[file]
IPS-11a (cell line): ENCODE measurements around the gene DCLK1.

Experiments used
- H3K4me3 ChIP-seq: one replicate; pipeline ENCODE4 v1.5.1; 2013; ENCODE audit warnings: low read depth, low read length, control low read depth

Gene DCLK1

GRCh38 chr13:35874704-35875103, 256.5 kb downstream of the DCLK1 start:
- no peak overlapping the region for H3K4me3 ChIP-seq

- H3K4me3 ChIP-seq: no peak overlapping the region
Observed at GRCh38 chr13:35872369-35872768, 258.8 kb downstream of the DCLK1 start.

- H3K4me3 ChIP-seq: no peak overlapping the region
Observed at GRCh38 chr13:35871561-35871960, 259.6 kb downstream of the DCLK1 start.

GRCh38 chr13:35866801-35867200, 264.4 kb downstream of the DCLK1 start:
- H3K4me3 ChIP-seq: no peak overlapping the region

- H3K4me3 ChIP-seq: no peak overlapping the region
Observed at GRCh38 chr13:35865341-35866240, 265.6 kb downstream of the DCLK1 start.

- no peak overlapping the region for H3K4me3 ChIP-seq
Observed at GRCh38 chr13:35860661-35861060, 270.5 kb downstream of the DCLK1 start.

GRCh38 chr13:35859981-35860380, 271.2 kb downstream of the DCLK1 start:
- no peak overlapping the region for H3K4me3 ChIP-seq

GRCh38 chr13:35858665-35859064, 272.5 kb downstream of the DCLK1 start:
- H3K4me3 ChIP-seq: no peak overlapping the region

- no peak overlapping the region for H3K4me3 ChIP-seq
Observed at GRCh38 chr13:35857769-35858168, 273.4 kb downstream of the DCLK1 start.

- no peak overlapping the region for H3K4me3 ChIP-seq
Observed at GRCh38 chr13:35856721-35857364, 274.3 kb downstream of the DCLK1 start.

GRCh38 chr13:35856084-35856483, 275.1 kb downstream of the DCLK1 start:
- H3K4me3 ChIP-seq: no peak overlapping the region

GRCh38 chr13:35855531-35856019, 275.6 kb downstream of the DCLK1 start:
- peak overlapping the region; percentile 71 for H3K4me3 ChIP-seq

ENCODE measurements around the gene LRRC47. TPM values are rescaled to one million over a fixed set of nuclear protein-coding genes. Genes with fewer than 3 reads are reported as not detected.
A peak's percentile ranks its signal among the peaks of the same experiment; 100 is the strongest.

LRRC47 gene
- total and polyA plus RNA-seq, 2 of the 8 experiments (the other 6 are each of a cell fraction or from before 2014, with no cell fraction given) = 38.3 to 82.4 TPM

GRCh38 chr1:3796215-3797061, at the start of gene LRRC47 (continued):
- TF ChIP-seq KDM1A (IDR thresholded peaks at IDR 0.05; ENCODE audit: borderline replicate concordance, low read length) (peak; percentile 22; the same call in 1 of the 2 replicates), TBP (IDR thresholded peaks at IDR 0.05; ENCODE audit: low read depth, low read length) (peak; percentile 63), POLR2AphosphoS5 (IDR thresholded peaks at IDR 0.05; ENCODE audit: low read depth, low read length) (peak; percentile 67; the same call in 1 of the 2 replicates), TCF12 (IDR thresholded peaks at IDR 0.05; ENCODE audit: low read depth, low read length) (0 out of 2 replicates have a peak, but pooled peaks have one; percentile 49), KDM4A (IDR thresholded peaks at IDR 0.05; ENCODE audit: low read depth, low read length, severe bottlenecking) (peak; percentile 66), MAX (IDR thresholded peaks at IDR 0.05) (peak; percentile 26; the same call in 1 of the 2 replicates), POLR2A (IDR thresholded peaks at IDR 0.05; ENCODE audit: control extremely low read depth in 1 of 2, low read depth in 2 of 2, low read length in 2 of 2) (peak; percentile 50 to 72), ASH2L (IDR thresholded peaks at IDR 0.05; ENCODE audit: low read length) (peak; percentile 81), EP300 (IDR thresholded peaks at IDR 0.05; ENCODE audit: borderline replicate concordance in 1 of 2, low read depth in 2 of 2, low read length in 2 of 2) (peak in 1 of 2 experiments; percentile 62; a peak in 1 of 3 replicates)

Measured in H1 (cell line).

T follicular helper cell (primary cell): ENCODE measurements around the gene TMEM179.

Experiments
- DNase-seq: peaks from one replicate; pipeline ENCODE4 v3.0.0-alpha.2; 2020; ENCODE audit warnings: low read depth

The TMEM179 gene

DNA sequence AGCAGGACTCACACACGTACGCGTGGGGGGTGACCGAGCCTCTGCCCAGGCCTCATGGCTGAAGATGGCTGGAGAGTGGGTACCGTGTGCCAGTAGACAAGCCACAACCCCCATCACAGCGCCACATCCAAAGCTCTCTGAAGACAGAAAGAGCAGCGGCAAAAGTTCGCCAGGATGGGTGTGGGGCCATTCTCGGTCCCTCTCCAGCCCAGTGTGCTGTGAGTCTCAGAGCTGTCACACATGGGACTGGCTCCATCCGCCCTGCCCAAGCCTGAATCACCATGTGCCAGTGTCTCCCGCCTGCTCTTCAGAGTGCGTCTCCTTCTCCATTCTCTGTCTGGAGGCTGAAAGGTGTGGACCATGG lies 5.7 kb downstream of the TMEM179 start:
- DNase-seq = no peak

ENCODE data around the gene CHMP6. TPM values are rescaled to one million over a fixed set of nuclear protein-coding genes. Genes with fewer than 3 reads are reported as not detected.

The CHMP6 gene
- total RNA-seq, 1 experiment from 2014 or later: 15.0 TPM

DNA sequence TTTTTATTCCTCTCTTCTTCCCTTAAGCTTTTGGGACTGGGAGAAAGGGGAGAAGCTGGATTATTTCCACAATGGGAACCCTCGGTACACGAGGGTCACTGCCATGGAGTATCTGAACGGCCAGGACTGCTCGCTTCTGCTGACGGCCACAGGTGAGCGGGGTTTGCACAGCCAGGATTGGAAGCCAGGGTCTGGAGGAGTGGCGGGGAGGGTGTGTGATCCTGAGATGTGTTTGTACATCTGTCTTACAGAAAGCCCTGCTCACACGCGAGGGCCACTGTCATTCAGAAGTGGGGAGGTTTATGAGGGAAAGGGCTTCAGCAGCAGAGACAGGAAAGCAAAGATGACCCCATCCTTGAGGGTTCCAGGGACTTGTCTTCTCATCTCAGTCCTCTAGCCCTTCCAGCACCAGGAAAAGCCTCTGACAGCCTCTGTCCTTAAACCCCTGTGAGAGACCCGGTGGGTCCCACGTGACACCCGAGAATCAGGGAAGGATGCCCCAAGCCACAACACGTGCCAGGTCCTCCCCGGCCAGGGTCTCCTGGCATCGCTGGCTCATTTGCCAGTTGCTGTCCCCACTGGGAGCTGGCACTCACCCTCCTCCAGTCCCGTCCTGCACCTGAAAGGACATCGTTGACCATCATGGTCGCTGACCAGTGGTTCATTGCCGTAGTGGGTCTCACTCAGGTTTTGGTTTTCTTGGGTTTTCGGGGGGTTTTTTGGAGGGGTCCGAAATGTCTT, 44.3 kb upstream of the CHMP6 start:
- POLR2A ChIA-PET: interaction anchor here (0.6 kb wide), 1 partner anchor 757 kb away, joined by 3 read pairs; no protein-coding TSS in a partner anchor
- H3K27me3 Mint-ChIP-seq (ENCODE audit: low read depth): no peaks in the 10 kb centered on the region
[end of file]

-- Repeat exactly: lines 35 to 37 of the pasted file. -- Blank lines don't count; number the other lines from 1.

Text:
Measured in H1 (cell line).

T follicular helper cell (primary cell): ENCODE measurements around the gene TMEM179.

Experiments